The Upper Peninsula is made up of a relatively young landscape, having been scraped out by the last ice age, which ended when glaciers receded through the area about 11,000 to 12,000 years ago.
The receding and melting ice left a land full of new things, including the Great Lakes and hundreds of rivers and inland lakes, which drew a variety of wildlife and plant species.
Humans soon followed, but it was never documented just how early man arrived - until a discovery 25 years ago this month.
Local amateur archaeologists Jim Paquette and John Gorto took advantage of an early snowmelt and arrival of spring in March 1987 to do some exploring near Ishpeming.
They were aided greatly by another occurrence, the drawdown of the Deer Lake Basin in an effort to remediate mercury contamination. With the basin shrunk down from its 900-acre size to near the original 100-acre lake that existed before the dam was built, Paquette and Gorto had the pleasure of scouring a lakeshore area that hadn't been exposed for many years.
While searching an area along the northeast shore, Gorto spied what looked like an old spear point, and it was - about 10,000 years old to be exact.
Knowing the site had to be preserved and properly documented, the pair called in Marla Buckmaster, who at the time was a professor of archaeology at Northern Michigan University.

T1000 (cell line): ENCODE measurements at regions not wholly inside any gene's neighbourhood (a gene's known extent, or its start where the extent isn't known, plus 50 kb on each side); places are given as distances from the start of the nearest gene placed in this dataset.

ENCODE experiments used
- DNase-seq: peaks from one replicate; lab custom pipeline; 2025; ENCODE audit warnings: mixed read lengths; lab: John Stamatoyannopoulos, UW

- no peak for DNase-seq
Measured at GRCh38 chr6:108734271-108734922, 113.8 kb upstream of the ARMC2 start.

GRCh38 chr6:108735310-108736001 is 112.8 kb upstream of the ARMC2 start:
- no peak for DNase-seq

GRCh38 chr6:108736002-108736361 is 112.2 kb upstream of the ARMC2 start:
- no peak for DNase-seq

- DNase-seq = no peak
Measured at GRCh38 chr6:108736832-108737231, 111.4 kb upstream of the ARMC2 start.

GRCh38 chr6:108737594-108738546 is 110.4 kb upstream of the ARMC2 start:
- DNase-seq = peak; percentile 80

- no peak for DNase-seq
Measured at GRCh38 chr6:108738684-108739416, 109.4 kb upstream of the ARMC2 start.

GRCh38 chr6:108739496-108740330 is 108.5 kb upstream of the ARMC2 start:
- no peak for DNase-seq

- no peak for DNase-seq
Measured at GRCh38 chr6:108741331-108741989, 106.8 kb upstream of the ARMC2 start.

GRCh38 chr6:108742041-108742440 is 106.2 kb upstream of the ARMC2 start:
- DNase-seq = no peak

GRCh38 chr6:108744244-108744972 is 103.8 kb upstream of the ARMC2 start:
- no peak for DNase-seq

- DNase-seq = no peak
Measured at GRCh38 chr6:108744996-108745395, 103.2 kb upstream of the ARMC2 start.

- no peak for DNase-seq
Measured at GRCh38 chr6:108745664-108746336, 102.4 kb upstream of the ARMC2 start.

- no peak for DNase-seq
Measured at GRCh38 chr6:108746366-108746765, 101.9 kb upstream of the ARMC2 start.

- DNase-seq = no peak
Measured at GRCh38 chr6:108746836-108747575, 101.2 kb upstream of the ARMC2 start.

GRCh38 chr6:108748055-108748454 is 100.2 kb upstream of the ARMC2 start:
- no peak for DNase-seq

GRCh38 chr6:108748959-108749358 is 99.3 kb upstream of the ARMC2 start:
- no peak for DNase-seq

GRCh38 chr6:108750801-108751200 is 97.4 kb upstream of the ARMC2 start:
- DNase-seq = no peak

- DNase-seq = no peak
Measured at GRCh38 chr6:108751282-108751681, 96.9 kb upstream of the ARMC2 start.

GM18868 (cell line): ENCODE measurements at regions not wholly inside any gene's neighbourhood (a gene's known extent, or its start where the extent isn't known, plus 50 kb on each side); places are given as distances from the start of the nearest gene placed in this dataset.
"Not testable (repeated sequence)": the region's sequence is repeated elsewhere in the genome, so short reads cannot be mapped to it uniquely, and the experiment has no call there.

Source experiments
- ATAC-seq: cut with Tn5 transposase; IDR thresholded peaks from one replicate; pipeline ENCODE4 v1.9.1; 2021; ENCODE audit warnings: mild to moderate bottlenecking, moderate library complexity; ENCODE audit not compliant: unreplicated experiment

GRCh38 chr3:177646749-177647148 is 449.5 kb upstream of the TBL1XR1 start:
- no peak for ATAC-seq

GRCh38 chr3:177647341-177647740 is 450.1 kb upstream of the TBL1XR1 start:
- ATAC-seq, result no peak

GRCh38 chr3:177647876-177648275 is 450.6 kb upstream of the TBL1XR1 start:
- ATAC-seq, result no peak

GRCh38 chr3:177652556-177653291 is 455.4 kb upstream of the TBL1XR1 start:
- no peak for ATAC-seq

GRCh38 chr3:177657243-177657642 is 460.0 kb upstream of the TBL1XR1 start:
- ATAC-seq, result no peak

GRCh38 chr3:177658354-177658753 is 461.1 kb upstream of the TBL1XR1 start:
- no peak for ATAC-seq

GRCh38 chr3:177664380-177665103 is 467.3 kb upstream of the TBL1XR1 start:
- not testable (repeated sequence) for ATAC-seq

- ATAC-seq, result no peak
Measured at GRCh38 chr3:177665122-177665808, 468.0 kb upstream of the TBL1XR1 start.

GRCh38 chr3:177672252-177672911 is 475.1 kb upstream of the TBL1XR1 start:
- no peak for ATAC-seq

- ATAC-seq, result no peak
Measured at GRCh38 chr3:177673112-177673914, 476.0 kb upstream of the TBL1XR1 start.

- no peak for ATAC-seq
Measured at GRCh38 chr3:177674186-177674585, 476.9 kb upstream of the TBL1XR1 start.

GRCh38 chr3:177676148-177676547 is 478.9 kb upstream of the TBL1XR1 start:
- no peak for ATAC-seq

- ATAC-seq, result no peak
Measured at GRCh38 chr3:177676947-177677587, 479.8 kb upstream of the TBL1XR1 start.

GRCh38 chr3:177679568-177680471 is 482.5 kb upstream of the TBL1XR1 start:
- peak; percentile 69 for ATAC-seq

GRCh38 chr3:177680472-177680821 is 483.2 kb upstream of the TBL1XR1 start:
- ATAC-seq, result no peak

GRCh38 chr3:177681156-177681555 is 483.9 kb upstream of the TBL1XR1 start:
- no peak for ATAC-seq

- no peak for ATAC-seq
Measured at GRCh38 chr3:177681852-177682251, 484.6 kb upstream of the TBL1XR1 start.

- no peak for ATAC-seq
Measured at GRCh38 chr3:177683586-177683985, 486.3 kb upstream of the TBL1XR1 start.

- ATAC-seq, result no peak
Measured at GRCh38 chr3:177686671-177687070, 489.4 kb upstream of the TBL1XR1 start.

The trio and a few helpers worked the site and ended up finding 36 spear points, which were determined to be made of Hixton Silicified Sandstone, the Paleo Indians favored stone for making tools and spear points. The spear points were dated to be about 10,000 years old, providing the proof needed to put Paleo Indians in Marquette County soon after the ice age.
Perhaps it was a combination of Paquette's determination to persevere in his search for links with his Native American and French Canadian roots in the area and the unusual exposure of the Deer Lake Basin Lake bed that led to the discovery.
Because of these factors, we now know who the early men, women and children were who traveled some of the same woods, riverbanks and lakeshores that U.P. inhabitants enjoy visiting today.
The Mining Journal